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When people hold religious views that have implications for moral choices and for the desirable uses of law, may they properly rely on those religious views in our liberal democracy? The commonly expressed ideas that church and state are separate and that no group should impose its religious views on others may seem to suggest that political dialogue and bases for political decisions should be wholly nonreligious. This position, which is the main target of this Article, receives articulate defense among prominent social philosophers. This Article urges a different position: that no commonly shared ground of decision is available for many issues, and that people should feel as free to rely on religious perspectives as on other perspectives that help determine political positions.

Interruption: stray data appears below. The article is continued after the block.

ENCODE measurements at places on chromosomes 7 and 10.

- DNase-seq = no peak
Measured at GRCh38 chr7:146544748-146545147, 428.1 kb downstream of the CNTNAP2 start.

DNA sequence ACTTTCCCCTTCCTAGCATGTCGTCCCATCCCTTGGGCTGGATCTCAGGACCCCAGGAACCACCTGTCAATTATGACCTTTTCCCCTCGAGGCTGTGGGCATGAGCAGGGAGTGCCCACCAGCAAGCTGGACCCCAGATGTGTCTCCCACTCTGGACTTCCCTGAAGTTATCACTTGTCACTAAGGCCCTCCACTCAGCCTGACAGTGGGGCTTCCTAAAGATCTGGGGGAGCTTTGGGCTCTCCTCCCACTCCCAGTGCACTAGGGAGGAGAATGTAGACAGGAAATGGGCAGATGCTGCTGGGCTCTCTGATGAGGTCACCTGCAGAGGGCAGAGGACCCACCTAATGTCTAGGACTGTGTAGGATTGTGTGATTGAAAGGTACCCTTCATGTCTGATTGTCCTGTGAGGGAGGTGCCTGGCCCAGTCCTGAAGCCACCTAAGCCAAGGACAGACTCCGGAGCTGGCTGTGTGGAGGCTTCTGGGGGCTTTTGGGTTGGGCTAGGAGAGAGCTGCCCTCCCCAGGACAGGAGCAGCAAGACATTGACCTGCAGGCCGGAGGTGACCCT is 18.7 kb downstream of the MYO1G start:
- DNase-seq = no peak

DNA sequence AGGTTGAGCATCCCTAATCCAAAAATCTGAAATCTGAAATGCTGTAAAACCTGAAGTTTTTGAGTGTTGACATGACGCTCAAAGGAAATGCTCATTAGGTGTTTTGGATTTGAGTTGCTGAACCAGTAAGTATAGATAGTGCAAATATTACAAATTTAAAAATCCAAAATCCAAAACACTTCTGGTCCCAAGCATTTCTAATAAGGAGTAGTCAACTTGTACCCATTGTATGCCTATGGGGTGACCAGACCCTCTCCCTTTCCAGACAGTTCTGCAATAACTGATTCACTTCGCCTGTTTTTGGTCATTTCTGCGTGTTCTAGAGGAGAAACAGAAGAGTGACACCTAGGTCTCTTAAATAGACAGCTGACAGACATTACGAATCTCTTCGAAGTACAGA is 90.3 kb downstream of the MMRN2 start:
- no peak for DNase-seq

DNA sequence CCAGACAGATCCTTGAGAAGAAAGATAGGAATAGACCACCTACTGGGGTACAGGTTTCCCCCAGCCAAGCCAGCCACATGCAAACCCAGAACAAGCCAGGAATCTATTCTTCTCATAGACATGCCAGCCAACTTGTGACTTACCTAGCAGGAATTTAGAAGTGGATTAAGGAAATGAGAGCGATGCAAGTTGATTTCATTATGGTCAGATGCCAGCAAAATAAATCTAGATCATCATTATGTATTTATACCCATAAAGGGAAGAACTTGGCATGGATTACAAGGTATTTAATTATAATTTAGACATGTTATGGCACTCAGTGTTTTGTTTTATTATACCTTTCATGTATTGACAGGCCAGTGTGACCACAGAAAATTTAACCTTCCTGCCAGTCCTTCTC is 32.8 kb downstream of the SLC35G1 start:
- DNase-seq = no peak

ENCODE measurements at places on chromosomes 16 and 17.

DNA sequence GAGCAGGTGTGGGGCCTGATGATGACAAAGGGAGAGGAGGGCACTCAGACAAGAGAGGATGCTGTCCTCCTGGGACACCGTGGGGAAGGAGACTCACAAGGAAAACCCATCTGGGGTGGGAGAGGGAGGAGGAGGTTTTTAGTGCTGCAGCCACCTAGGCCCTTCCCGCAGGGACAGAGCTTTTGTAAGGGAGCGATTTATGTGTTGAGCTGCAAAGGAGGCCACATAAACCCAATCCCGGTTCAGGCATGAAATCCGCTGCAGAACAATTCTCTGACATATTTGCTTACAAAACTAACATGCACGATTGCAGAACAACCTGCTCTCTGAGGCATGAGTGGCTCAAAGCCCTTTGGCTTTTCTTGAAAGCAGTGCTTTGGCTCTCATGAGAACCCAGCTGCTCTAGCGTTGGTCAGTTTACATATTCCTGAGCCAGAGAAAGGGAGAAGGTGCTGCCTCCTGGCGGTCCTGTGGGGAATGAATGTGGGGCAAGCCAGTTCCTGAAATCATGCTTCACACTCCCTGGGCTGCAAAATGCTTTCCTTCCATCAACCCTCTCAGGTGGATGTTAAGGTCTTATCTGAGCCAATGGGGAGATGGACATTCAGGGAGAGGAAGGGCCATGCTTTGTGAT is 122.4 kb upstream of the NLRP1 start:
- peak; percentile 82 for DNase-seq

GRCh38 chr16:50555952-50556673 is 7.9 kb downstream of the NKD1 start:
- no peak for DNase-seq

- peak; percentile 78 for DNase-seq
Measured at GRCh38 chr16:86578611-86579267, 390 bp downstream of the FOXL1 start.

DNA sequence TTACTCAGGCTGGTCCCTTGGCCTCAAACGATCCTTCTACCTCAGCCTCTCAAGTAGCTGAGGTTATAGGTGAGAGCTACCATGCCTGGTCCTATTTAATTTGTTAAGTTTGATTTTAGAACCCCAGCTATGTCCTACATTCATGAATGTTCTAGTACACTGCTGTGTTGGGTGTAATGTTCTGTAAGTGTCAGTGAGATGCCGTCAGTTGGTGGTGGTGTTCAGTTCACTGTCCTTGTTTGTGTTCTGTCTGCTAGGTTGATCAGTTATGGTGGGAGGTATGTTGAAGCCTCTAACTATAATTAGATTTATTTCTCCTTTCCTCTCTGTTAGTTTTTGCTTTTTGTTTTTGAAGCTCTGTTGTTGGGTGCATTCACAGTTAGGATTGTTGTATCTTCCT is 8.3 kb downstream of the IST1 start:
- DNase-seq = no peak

After setting out the position that liberal democracy requires decisions based on rational and secular grounds, I introduce the subjects of animal rights and environmental policy to illustrate my thesis. I suggest that the capacity of rational secular thought to deal with these subjects is limited, and argue that no sensible basis exists for excluding religious bases for judgment about them. These comments lead to a more abstract exploration of the nature of religious convictions and why those convictions should be classified among a larger category of nonrational bases for judgment. This exploration exposes deeply troubling questions about the boundaries of rationality. Despite all its uncertainties and incompleteness, however, the exploration lays the groundwork for the straightforward claim that religious grounds for decision should not be regarded by liberals as inferior in status to the only other bases for political decision that often are available.


Animal Law | Environmental Law | Law